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297 Hyperprolactinaemia association with lupus nephritis disease activity
  1. MS Mohamed Said1,
  2. WA Wan Zaidi1,
  3. WY Kong1,
  4. A Abd Wahab2,
  5. H Othman2,
  6. N Abd Wahab1 and
  7. A Mohd Tamil3
  1. 1Universiti Kebangsaan Malaysia Medical Centre, Medical, Kuala Lumpur, Malaysia
  2. 2Universiti Kebangsaan Malaysia Medical Centre, Microbiology and Immunology, Kuala Lumpur, Malaysia
  3. 3Universiti Kebangsaan Malaysia Medical Centre, Community Health, Kuala Lumpur, Malaysia

Abstract

Background and aims Prolactin has been found to be associated with immune regulation in SLE. The aim of this study is to determine the correlation between high prolactin level in comparison with IL – 6 with lupus nephritis disease activity in UKMMC.

Methods In this cross-sectional study, the analysis was conducted in SLE patients who attended Nephrology clinic in UKMMC from August 2015 till February 2016

Results Out of 43 patients with lupus nephritis, 27.9% of the patients had raised serum prolactin. The median of serum prolactin level at 0 min was 19.91 ng/ml (IQR: 15.95–22.65 ) for active lupus nephritis that was significantly higher as compared to the median of serum prolactin level 14.34 ng/ml (IQR: 11.09–18.70 ) for patients in remission (p=0.014). The serum prolactin level was positively correlated to SLEDAI (rhos : 0.449, p=0.003 ) and UPCI level in lupus nephritis patients (rhos : 0.241, p=0.032). Assessment of serum IL-6 levels found that the active lupus nephritis patients were having a higher median level of 65.91 pg/ml (21.96–146.14) compared to in remission level of 15.84 pg/ml (IQR: 8.38–92.84), (p=0.039). ROC curve analysis of serum prolactin 0 min and serum prolactin 30 min and IL-6 level for prediction of SLE diseases activity provide the cutoff value of serum prolactin 0 min was 14.63 ng/ml with sensitivity 91.7% and specificity 58.1% and AUC of 0.74 (p=0.015).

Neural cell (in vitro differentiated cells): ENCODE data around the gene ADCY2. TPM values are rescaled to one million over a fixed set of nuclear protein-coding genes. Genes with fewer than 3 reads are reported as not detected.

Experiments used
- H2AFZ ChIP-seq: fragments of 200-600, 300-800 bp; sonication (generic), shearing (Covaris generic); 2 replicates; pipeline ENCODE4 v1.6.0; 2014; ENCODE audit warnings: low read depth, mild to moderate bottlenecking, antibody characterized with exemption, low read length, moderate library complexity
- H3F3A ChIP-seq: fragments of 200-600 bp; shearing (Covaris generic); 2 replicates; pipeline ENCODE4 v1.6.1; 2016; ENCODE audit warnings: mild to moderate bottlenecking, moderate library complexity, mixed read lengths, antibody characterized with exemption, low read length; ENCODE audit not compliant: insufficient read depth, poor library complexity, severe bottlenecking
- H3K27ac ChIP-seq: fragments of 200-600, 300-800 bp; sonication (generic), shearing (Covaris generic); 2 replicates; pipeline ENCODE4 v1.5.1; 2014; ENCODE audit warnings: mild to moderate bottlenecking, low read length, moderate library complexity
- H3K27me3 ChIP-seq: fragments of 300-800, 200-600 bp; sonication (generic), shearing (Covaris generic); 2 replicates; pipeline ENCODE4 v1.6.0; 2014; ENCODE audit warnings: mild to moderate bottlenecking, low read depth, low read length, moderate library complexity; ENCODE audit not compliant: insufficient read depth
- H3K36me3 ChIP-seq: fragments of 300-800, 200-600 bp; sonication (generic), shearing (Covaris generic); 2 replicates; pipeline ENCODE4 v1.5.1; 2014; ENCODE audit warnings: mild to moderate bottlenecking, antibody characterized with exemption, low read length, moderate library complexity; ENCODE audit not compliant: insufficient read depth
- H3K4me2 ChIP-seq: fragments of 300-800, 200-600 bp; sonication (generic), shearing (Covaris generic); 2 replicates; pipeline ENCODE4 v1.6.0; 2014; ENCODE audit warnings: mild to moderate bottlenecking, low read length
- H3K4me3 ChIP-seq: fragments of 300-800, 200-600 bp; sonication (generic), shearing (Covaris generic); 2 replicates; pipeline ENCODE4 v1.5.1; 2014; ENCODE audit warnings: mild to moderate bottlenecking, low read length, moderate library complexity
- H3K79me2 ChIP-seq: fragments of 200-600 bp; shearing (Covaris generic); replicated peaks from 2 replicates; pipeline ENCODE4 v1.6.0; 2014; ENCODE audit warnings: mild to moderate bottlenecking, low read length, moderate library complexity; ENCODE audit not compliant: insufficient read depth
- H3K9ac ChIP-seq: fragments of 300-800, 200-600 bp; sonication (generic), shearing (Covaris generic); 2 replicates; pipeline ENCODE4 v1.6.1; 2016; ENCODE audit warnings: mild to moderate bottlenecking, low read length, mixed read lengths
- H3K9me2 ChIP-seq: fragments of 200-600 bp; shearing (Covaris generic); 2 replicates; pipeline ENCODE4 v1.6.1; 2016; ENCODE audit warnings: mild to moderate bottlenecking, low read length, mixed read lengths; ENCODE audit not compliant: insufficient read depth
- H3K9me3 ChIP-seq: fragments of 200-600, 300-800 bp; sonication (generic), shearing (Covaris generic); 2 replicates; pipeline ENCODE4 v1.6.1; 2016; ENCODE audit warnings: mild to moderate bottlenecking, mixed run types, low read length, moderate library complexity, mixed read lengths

Conclusions Baseline fasting serum prolactin level was found to be a sensitive biomarker for evaluation of lupus nephritis disease activity.

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